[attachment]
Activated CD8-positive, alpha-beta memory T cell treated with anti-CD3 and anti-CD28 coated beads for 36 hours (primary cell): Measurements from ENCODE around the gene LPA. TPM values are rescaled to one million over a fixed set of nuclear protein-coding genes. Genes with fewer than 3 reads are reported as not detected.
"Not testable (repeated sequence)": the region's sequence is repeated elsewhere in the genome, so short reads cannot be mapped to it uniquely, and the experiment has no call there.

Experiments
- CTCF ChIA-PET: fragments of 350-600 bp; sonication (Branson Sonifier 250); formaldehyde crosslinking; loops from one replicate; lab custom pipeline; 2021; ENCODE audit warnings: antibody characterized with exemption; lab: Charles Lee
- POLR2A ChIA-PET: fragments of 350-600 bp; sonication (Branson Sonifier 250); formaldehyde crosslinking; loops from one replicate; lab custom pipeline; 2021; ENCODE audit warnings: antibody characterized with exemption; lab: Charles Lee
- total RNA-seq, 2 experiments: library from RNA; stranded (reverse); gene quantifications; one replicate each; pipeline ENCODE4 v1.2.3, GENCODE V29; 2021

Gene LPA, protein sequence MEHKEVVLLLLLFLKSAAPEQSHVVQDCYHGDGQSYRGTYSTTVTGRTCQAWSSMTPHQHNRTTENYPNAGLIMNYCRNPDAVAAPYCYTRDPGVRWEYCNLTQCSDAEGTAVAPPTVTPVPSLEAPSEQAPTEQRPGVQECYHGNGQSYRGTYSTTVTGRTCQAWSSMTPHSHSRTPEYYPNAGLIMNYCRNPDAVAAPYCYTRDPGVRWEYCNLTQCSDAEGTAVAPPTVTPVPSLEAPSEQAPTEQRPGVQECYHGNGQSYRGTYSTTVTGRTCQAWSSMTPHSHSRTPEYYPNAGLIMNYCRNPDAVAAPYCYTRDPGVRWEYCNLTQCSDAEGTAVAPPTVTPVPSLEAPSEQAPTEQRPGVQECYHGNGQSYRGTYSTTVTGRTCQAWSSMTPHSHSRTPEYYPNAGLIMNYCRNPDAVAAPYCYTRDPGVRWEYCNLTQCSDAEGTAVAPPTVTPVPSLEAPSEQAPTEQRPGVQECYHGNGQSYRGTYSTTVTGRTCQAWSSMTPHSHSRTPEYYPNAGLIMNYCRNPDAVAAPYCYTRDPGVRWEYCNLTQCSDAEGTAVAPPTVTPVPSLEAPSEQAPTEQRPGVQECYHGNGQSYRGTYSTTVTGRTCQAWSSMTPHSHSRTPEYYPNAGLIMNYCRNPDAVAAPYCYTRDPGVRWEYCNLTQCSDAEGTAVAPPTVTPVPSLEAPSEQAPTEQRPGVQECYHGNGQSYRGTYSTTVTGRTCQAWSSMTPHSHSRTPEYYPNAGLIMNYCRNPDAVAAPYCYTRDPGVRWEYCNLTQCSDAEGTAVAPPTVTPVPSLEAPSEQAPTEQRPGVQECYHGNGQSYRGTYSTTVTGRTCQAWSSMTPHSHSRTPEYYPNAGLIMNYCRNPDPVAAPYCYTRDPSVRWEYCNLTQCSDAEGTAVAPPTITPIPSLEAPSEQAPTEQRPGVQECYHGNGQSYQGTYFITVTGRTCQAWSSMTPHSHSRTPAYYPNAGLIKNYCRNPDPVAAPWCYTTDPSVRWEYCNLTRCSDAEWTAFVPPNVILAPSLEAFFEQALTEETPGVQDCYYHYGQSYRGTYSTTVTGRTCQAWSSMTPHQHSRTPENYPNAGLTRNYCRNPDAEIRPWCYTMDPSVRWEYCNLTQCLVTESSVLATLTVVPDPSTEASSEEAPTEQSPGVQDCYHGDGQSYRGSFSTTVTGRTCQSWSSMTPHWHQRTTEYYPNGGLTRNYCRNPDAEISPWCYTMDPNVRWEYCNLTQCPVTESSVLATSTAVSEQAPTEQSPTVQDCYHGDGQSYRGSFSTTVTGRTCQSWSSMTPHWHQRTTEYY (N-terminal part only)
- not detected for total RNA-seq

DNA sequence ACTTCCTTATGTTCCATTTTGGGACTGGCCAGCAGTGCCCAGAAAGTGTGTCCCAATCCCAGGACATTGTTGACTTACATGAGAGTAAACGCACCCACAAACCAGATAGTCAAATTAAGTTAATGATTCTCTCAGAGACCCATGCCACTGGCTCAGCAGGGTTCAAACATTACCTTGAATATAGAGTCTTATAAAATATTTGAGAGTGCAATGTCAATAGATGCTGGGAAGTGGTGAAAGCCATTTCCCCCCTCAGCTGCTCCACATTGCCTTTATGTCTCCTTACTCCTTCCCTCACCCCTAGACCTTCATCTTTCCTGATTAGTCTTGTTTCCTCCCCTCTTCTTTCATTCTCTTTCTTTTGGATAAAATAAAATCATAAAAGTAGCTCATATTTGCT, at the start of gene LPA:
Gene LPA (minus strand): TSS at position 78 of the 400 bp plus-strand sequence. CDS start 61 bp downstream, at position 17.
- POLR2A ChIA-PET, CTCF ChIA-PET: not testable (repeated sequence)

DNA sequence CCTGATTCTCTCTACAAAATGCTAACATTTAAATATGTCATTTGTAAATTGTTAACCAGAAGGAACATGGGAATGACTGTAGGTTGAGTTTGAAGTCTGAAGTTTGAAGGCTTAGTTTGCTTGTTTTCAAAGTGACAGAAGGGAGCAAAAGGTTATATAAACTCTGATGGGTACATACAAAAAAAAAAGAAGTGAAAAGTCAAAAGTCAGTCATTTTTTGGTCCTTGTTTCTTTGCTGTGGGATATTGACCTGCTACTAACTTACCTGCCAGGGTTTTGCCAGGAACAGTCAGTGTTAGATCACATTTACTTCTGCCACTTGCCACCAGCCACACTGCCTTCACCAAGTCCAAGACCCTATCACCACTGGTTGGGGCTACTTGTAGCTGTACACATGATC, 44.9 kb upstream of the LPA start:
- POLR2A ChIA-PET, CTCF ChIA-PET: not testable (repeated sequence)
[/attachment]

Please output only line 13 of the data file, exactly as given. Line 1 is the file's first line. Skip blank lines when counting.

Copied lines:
- POLR2A ChIA-PET, CTCF ChIA-PET: not testable (repeated sequence)